CrimProf Blog

Editor: Kevin Cole
Univ. of San Diego School of Law

Friday, May 29, 2015

Bagenstos on The Stealth Assault on Civil Rights

Bagenstos samSamuel R. Bagenstos (University of Michigan Law School) has posted Who is Responsible for the Stealth Assault on Civil Rights? (Michigan Law Review, Vol. 114, 2016 Forthcoming) on SSRN. Here is the abstract:

Although every practicing lawyer intuitively knows that a legal right or obligation is worth nothing more than the remedy for its violation, journalists and the general public too rarely focus on the important remedial questions addressed by the courts. That is a shame. As Sarah Staszak shows in her recent book, No Day in Court, the Supreme Court has repeatedly closed off avenues for enforcing civil rights in recent years. But rather than attend to these incredibly consequential remedial decisions, journalists — and even many scholars — have generally focused on the Court’s substantive decisions regarding the scope of civil and constitutional rights. A number of those substantive decisions — notably including cases involving gay rights, capital punishment, and prison conditions — have reached politically liberal results. But to look at those decisions and conclude that this is a moderate Supreme Court is to miss the more fundamental point that, whatever the scope of the substantive rights it is willing to recognize, the Court’s remedial decisions have made it more difficult to vindicate those rights. It is those remedial decisions, and not the Court’s rulings on substantive rights, that have made it difficult, for example, to challenge excessive uses of force by law enforcement.

It is tempting to view the line of decisions that constrict remedies as simply the work of conservative judges who do not like civil rights enforcement. But, as Staszak highlights, conservative judges have not been the only ones who have written or joined opinions placing procedural obstacles in the way of civil rights and other litigation. Liberal judges have done so as well. And lawyers and other interests with a stake in the judicial process, many of whom carry a liberal reputation, have also supported many of the developments that have limited court remedies for civil rights violations. This is an incredibly important point that prior work in the field has elided. Without accounting for that point, one cannot fully understand the politics of narrowing civil rights remedies.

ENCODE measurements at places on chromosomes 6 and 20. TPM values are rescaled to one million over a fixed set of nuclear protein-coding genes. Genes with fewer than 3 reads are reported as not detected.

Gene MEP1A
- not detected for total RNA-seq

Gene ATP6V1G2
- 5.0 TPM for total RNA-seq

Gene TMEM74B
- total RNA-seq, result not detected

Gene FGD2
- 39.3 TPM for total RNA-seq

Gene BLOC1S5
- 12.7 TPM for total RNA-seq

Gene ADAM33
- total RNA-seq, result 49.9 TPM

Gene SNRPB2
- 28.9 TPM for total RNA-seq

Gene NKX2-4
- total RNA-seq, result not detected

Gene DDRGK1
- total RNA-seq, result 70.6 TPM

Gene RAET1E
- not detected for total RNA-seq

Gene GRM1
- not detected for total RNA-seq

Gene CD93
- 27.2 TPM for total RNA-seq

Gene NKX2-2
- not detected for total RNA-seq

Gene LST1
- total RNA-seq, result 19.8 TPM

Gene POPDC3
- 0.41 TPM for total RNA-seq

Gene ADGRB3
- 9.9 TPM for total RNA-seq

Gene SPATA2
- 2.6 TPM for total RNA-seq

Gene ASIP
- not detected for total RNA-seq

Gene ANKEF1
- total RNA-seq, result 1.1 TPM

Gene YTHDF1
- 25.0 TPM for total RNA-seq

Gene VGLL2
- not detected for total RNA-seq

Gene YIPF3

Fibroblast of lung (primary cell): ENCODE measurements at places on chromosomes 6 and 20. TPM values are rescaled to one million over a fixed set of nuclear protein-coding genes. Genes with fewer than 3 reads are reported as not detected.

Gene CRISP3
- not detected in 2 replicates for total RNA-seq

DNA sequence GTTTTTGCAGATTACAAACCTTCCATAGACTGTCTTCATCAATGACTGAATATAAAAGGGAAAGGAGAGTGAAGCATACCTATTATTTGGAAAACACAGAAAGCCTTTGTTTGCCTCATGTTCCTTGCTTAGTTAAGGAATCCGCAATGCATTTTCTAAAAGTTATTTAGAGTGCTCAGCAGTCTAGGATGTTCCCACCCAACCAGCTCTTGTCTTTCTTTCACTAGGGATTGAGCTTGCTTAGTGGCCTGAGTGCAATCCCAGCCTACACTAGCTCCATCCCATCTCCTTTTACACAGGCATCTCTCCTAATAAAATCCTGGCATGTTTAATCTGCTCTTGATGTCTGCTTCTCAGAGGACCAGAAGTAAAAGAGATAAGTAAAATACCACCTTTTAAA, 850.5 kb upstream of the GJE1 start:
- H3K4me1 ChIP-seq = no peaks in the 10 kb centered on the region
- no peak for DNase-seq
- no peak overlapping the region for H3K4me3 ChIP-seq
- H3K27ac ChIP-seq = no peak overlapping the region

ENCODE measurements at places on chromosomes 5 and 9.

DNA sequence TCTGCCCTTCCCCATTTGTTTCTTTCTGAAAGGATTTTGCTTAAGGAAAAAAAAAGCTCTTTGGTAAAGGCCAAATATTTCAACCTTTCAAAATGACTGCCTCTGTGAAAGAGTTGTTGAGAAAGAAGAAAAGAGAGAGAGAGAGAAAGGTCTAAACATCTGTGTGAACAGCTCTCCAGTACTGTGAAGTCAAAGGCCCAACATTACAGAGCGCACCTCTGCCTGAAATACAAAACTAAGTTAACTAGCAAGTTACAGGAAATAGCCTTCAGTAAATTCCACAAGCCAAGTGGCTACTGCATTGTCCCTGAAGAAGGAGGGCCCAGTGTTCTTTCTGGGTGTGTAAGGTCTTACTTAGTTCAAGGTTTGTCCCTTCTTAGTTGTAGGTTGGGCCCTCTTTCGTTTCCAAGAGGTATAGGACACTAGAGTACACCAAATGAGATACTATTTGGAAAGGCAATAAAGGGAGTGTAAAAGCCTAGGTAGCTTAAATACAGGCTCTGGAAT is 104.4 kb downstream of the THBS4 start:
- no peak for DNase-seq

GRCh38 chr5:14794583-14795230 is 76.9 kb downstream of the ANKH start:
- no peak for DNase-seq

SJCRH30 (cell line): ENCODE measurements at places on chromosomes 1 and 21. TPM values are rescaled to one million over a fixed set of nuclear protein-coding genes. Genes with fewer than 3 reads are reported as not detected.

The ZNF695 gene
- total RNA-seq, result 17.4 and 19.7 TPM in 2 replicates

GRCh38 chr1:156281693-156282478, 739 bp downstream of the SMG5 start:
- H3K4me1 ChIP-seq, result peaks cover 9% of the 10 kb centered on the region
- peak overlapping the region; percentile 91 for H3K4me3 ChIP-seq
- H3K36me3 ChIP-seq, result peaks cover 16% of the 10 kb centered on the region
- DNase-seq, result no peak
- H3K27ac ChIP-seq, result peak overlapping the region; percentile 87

In this review of Staszak’s book, I argue that, although she is surely right that the story of judicial retrenchment on civil rights remedies is one of shifting alliances and positions over time, the dominant trend over the past two decades or so has been one of conservative judges succeeding in limiting litigation. Sometimes, they were following a path cleared by liberals and progressives decades earlier, when the ideological stakes were different. Other times, they have been joined by liberals for whom removing restrictions on vigorous government action trumps rights protection — and who, at least in the context of restraints on law-enforcement conduct, simply are not as liberal as they could be. Professor Staszak’s book thus helpfully shows that judicial liberalism has changed over time. In today’s post-Ferguson world, progressives are intensely focused on checking abuses by law enforcement. But today’s liberal justices are the products of a pre-Ferguson, New Democrat politics that deemphasized criminal-justice-related civil liberties issues.

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